The Matterhorn is the most recognizable peak in Switzerland, which in a country often defined by its mountain summits, is no mean feat. So iconic is the jagged pyramidical mountain that it has worked its way into Disneyland, and has been immortalized in the logo of one of the world’s biggest chocolate brands (yeah, the giant chocolate bar you buy at the airport).
The Matterhorn truly deserves its celebrity status. It’s incredibly tall (14,692 feet), ruggedly good looking, and stands as the ultimate challenge for even the most experienced rock climbers. There are several ways to appreciate the mountain, whether you’re looking to scale its slopes, view it from the air, or just gawk at it over a glass of fine Swiss wine — take your pick from the following epic ways to experience the Matterhorn.
1. Hike the nearby slopes.
The temptation when first laying eyes on the Matterhorn may be to get as close as possible to its base. Or, if you’re a truly intrepid explorer, to reach its summit. But you’ll get some of the best views if you create some distance between you and the mountain. Fortunately, there are dozens of hiking trails across the valley that cater to all fitness levels, and offer incredible views.
At the top of the list are the trails that take you to the freshwater lakes Stellisee and Riffelsee, which offer incredible reflections of the mountain when timed correctly. But there are many other opportunities around the region that offer equally impressive views and photo opportunities of the Matterhorn. The official Zermatt Tourism website lists the best of these.
2. Take a scenic helicopter flight.
A scenic helicopter flight around the Matterhorn is the most lavish and exhilarating way to see the peak in a new light.
Helicopter company Air Zermatt will whisk you up among the clouds for remarkable scenic flights throughout the year. Most scenic helicopter flights take you up to the Unterrothorn, where you’re free to walk around and then descend either by cable car or on one of several scenic hiking trails.
The flights come in varying lengths according to your budget, from 20 to 40 minutes, and all include an aperitif and lunch.
3. Ride the cable car to glacier paradise.
If you don’t quite have the budget for a scenic helicopter flight, but want to see the peak from high up, hop aboard the series of cable cars required to reach the highest cable car station of its kind in Europe: the Matterhorn glacier paradise.
The final reaches of the ride, when you sail silently across vast glaciers toward a tiny hole in the mountain ahead, will have you in awe. If the weather is playing along, once you emerge from the tunnel bored deep into the mountain, you’ll be treated to views of the highest mountains in Switzerland, France, and Italy. On a clear day you can see as far as the Mediterranean, but it’s the panoramic views of the Matterhorn just across the slopes that’ll likely capture your attention.
4. Hop on the train.
Zermatt is a car-free town, which means that the only way to reach it is by train. Although the main line in and out of the town is the starting point for the famous Glacier Express train, if you’re looking for the ultimate Matterhorn rail experience you’re better off heading for the Gornergrat Bahn.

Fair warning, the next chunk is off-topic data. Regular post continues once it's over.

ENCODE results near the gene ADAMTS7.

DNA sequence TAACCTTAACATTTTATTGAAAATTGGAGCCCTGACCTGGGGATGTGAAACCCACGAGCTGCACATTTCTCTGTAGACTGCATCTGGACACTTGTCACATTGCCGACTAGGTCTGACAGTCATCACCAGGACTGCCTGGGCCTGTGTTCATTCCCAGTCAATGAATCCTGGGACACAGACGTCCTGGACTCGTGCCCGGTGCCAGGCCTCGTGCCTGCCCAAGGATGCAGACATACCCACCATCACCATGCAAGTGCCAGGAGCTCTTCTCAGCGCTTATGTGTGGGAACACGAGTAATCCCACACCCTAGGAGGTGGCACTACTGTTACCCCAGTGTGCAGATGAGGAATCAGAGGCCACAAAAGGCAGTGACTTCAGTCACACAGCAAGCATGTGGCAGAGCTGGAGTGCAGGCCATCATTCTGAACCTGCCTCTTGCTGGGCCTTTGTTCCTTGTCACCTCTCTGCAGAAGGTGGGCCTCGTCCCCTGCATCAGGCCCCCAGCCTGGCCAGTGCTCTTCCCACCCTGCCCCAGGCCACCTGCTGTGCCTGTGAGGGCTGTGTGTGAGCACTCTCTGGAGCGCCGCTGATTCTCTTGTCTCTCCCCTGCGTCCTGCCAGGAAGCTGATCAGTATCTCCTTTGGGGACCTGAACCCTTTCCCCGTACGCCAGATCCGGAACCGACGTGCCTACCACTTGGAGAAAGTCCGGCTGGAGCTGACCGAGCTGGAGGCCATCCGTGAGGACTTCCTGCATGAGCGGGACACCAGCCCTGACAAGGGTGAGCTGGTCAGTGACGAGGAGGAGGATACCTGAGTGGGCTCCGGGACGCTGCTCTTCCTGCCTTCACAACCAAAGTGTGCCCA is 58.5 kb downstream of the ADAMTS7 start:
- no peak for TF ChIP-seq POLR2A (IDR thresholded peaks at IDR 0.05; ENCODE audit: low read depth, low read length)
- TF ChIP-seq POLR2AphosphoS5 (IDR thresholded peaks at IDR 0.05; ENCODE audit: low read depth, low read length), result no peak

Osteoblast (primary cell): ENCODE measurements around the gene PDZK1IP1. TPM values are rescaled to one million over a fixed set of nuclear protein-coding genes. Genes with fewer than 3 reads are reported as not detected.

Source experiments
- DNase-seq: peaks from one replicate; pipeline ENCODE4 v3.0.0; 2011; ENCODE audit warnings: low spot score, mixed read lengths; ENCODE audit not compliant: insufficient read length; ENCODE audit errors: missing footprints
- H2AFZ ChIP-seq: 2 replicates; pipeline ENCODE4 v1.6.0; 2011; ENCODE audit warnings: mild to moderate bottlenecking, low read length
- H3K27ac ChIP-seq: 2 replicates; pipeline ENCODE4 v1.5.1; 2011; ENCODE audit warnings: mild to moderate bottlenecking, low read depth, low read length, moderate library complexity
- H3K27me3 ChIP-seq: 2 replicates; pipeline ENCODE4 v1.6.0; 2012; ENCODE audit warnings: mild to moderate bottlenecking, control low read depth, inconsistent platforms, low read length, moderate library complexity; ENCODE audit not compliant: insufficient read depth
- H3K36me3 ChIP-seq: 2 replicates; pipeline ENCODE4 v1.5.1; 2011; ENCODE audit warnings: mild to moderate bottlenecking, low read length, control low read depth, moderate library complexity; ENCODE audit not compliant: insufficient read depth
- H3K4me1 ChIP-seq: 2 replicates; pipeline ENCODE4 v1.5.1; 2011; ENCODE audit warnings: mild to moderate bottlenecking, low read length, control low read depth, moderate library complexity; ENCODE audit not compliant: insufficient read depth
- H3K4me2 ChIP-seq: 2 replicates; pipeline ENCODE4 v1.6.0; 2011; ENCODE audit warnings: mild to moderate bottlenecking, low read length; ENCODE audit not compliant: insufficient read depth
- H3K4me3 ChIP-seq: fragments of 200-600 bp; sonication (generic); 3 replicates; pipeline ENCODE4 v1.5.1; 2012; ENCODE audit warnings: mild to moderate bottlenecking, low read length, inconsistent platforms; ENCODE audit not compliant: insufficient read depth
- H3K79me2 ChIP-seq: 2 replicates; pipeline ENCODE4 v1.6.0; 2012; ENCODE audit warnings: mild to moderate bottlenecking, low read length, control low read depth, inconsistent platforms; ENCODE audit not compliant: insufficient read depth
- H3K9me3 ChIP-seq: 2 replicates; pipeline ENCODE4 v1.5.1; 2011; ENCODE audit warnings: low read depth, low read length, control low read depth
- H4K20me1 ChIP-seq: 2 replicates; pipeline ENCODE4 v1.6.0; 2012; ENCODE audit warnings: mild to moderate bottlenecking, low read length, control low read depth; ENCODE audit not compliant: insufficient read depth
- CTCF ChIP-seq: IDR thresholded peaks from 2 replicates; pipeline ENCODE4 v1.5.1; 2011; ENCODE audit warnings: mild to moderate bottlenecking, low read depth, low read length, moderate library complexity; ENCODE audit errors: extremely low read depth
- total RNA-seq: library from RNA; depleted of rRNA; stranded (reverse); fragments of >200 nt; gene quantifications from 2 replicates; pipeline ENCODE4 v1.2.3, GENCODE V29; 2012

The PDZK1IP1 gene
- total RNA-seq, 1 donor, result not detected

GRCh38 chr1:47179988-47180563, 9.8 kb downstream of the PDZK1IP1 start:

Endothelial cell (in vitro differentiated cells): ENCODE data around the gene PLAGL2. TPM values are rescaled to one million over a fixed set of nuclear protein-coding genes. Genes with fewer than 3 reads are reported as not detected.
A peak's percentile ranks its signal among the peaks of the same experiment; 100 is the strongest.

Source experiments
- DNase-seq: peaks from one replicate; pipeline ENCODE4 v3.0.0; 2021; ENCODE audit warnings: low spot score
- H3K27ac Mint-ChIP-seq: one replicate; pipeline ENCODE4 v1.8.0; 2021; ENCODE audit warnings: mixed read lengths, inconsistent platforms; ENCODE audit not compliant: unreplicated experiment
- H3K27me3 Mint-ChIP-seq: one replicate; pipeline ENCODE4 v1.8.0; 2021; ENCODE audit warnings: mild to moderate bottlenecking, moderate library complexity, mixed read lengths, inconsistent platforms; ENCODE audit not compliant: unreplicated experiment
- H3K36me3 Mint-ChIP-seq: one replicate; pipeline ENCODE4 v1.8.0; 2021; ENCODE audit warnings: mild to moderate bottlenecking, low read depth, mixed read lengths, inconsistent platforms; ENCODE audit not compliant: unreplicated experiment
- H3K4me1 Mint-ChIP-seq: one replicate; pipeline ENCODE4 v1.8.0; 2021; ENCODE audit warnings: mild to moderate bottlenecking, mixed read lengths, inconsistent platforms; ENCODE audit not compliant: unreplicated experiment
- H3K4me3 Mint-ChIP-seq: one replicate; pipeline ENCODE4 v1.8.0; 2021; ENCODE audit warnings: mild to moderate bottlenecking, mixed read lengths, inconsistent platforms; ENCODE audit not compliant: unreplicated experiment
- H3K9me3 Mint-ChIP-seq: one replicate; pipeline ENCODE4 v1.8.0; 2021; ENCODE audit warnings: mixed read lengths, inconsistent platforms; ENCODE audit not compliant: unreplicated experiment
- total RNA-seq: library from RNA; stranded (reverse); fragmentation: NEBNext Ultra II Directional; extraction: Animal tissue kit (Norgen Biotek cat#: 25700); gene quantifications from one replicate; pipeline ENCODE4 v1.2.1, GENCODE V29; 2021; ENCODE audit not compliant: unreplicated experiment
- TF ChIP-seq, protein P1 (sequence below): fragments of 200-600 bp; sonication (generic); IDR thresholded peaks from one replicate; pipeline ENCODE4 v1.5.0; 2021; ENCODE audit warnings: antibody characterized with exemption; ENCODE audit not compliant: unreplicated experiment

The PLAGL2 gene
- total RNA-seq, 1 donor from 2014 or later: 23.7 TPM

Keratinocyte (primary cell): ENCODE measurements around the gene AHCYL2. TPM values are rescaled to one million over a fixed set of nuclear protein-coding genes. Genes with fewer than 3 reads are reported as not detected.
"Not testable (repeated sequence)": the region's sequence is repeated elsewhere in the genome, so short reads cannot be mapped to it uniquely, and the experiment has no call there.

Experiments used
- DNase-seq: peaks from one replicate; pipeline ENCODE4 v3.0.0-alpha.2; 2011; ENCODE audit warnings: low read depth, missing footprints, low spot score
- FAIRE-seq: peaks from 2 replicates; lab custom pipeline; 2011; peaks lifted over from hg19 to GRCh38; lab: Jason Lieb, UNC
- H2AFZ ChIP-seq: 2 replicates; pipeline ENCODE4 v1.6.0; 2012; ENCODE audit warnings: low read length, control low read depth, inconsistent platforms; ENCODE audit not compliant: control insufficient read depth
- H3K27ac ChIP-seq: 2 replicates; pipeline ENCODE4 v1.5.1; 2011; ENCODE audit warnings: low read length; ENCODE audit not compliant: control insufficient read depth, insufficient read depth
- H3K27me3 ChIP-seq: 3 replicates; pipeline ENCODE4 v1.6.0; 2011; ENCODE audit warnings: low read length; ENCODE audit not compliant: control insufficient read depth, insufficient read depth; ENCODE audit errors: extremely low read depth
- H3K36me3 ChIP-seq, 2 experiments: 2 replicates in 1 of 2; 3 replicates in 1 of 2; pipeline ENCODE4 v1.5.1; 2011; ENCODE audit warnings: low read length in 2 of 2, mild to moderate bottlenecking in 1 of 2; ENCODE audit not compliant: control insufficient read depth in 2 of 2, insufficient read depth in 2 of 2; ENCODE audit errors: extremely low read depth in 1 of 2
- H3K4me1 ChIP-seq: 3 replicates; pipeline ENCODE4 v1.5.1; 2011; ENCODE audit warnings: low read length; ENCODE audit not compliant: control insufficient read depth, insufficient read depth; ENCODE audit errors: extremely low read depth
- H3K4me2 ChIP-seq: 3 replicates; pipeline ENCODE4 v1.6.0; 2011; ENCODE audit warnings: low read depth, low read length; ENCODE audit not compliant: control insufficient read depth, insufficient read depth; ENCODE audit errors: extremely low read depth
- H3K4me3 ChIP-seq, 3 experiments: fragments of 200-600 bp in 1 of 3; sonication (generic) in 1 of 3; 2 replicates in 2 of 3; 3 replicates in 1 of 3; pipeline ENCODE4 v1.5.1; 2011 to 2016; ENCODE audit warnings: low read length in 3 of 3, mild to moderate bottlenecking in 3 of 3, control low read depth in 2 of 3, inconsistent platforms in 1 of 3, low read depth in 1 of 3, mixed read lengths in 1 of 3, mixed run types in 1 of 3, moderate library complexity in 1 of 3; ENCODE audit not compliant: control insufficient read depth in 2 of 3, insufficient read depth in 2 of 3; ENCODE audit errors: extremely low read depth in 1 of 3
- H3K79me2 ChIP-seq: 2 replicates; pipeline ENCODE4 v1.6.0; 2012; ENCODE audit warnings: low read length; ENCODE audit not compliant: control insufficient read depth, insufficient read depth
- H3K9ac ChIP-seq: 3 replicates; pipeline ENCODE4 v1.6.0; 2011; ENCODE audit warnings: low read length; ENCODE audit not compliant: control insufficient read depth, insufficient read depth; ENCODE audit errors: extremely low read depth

This mountainside train offers panoramic views of the Matterhorn as it trudges up the steep slopes of the Gornergrat, and it’s open year round. There’s an incredible viewing platform at the 10,290-foot high summit, and several walks that deliver unparalleled views of Zermatt, the Matterhorn, and the surrounding scenery.
5. Dine out with a view.
If you want to see the peak without putting in too much hard work, you also have the option to pull up a chair and soak up the epic views with a glass of bubbly. There are stunning mountain restaurants dotted across the slopes, which range from fine dining to quaint mountain huts. Many of these offer panoramic views of the Matterhorn and are open year-round — with outdoor seating in summer, and warm indoor options for when the winter weather closes in. Vis-à-vis may be the most exclusive of these with a famous four-course dinner; Alphitta offers incredible views and traditional alpine fare; and Blatten, founded in the 1850s, serves up a wide selection of regional and Italian dishes, both indoors and on their beautiful outdoor terrace.
6. Ski and snowboard around its base.
Although Theodul Glacier offers year-round skiing, even in the middle of summer. But if you want to experience this winter paradise at its best, you’re better off returning in January and February.
Even the most widely-skied travelers consider the slopes around Zermatt to be some of the best, and with 52 lifts, 145 runs, more than 360 acres of skiable terrain, excellent snow, and constantly shifting views of the snow-covered Matterhorn, it’s unlikely you’ll ever tire of returning to one of the world’s most beautiful and lavish ski towns.
7. Climb to its summit.
If you want to actually reach the summit of the Matterhorn, you’ll have to commit to some advance planning and a fairly stringent fitness and acclimatization regime. Reaching the summit of the Matterhorn is no walk in the park, and the mountain has claimed many lives. As such, it’s important to treat it with the respect it deserves, and to enlist the services of an experienced guide who will help with altitude, route finding, and on-mountain support.
Still, it’s an achievement within reach of most sure-footed climbers, and an experience that will stay with you for a very long time. Chamonix Experience and Mountain Spirit Guides both lead climbing trips up the Matterhorn.
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